Objective: To estimate prevalence rate of recent dengue infection in parturients, as well as the vertical transmission rate, and to compare pregnancy outcomes among infected women.
Method: A prospective cohort study was performed. Maternal and paired umbilical cord bloods were taken at delivery. A brief questionnaire on febrile illness and dengue in pregnancy was completed by participants. The samples were sent to a World Health Organization Collaborating Center for Arbovirus Reference and Research. Maternal sera were tested with a dengue-specific immunoglobulin M (IgM) capture test. The paired umbilical cord serum was tested to determine when the maternal sample was positive. Dengue reverse transcriptase polymerase chain reaction (PCR) was performed on all dengue IgM-positive sera. Pregnancy outcome was extracted from delivery records.
Results: A total of 2,958 parturients were enrolled, and 2,531 paired maternal-umbilical cord blood samples were available for testing. Dengue-specific IgM was positive in 63 of 2,531 (2.5%, 95% confidence interval [CI] 1.9-3.2%) maternal samples. Only 1 of 64 (1.6%, 95% CI 0.0-9.5%) of the paired umbilical cord sera was IgM-positive. All reverse transcriptase PCR tests were negative. Fifty-six of 63 (88.9%) of dengue IgM-positive women did not report a febrile illness in pregnancy. Apart from a higher mean age in dengue IgM-positive women of 30.6+/-5.2 compared with 29.2+/-4.9 years (P=.025) compared with dengue IgM-negative women, all other characteristics were similar. Rates of preterm birth, mode of delivery, postpartum hemorrhage, low birth weight, and neonatal outcomes were not different.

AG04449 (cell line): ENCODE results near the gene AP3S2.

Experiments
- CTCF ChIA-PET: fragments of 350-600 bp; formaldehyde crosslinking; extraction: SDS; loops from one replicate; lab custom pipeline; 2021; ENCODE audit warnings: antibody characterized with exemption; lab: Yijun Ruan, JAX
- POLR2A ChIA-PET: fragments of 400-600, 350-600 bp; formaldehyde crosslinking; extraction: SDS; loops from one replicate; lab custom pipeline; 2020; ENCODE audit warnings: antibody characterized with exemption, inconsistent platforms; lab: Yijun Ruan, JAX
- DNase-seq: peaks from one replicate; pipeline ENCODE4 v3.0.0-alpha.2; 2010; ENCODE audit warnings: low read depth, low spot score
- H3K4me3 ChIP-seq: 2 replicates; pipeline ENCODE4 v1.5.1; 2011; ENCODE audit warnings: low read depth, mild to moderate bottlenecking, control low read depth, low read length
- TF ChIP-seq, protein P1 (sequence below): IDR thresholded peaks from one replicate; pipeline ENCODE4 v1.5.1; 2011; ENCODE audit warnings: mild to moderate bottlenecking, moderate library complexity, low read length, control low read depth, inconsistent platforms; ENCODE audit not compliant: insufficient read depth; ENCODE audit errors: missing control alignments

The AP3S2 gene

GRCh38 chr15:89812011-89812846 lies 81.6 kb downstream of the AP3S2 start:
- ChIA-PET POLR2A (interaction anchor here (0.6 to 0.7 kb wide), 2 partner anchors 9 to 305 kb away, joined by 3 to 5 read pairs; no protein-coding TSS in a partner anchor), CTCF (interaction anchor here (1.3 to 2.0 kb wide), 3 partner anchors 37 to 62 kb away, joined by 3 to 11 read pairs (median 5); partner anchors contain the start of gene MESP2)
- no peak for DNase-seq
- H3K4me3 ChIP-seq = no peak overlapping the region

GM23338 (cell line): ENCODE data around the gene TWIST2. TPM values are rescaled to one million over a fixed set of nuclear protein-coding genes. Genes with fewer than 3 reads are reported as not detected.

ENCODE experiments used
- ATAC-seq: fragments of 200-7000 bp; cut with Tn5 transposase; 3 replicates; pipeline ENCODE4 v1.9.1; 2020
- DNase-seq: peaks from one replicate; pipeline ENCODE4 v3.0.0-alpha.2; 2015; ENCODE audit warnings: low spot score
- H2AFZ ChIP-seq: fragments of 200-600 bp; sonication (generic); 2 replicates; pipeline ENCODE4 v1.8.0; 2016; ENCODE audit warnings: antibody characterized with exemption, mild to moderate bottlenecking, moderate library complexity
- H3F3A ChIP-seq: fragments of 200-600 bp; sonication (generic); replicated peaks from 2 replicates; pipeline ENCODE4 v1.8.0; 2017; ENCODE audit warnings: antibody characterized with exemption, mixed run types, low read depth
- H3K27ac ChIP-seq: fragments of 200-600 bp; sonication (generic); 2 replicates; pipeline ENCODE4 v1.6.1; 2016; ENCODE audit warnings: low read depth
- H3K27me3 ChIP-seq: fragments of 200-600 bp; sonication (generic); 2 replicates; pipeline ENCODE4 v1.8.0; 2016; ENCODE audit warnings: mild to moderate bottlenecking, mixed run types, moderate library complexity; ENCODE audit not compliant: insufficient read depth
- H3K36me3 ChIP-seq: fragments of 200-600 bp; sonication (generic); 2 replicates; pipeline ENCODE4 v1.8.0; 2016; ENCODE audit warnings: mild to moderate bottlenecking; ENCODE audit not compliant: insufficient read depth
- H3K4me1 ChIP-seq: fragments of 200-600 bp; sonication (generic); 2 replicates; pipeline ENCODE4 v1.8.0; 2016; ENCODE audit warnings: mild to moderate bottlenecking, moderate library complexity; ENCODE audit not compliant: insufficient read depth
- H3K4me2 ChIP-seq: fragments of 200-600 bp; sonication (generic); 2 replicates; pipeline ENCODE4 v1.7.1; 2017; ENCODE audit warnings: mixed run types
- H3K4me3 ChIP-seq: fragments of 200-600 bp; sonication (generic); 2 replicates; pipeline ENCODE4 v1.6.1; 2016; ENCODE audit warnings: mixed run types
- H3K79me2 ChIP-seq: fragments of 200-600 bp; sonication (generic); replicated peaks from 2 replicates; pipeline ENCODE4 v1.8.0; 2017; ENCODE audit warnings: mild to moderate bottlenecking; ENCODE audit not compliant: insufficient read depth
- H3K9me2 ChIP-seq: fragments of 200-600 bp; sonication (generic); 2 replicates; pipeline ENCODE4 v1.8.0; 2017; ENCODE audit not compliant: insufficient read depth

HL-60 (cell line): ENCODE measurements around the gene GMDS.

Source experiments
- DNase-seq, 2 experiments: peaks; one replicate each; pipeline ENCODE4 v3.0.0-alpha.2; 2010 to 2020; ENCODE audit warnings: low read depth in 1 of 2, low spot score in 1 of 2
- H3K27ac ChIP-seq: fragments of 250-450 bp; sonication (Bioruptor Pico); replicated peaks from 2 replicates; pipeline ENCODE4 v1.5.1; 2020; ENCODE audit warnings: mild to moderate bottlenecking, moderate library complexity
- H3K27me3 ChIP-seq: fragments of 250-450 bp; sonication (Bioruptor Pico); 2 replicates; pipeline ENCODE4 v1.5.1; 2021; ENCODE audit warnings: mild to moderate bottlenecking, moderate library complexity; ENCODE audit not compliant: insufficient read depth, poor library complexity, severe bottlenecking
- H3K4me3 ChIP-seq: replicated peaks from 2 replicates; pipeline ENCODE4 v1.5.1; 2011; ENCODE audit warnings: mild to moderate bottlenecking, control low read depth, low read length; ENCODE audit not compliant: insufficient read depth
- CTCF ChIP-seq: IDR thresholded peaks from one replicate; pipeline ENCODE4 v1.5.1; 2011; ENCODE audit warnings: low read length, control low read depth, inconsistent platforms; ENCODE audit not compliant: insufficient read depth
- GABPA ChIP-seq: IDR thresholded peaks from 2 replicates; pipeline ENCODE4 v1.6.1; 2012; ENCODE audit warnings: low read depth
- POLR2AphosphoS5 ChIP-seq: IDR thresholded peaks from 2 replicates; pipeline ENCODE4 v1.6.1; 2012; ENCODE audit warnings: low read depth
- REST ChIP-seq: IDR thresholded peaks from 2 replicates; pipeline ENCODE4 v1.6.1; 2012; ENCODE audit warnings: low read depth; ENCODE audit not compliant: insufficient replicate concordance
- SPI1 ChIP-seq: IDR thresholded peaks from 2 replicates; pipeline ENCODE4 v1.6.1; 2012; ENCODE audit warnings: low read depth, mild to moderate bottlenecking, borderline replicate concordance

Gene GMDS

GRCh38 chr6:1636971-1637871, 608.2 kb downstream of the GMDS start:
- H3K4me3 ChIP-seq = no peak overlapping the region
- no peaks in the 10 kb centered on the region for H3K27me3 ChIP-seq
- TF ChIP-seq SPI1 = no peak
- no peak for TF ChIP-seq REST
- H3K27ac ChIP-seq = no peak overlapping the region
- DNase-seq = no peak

Conclusion: Recent dengue infection was demonstrated in 2.5% of parturients, with a vertical transmission rate of 1.6%. Pregnancy outcome of recently infected women was not different.
Level of evidence: II.